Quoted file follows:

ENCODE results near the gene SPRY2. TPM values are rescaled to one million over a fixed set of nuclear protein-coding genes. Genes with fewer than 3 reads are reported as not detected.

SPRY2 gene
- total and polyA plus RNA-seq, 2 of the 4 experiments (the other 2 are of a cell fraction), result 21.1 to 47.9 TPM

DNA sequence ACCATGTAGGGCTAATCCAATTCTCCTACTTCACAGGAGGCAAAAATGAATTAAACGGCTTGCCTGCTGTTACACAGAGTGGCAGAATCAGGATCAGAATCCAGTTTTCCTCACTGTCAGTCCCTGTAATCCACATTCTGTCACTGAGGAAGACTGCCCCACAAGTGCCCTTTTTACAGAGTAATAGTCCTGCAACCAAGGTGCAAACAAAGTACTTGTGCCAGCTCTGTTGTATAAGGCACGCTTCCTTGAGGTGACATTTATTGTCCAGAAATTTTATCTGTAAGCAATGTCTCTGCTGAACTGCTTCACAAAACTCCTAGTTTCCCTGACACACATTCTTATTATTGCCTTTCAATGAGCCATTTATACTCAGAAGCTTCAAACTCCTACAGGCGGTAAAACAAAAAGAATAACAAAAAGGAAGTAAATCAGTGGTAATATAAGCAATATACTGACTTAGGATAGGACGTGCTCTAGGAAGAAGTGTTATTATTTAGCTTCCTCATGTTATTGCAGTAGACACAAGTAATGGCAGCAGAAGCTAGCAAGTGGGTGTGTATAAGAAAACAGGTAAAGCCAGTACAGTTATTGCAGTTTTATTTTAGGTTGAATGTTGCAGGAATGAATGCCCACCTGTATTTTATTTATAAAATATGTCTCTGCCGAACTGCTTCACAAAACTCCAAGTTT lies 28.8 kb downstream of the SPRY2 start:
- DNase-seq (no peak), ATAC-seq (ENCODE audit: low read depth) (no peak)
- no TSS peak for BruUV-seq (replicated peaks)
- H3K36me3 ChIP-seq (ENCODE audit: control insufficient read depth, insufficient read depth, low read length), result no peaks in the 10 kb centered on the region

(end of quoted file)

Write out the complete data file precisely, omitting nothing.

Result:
ENCODE results near the gene SPRY2. TPM values are rescaled to one million over a fixed set of nuclear protein-coding genes. Genes with fewer than 3 reads are reported as not detected.

SPRY2 gene
- total and polyA plus RNA-seq, 2 of the 4 experiments (the other 2 are of a cell fraction), result 21.1 to 47.9 TPM

DNA sequence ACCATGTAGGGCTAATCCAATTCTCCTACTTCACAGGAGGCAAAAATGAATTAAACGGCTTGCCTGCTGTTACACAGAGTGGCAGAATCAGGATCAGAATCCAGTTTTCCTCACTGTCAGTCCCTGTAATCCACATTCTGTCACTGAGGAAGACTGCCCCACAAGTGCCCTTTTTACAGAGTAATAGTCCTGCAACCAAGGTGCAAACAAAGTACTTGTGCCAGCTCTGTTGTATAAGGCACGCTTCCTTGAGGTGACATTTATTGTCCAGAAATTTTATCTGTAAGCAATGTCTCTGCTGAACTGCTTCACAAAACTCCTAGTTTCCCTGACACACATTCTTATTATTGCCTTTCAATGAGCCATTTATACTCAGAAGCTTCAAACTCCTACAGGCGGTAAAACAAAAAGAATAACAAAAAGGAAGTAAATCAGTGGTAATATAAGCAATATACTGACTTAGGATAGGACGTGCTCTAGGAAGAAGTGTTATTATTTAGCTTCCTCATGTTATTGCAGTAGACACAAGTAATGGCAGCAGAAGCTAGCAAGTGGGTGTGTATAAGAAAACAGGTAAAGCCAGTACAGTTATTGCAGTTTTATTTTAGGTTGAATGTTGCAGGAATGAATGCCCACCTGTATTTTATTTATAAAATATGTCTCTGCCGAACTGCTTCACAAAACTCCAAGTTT lies 28.8 kb downstream of the SPRY2 start:
- DNase-seq (no peak), ATAC-seq (ENCODE audit: low read depth) (no peak)
- no TSS peak for BruUV-seq (replicated peaks)
- H3K36me3 ChIP-seq (ENCODE audit: control insufficient read depth, insufficient read depth, low read length), result no peaks in the 10 kb centered on the region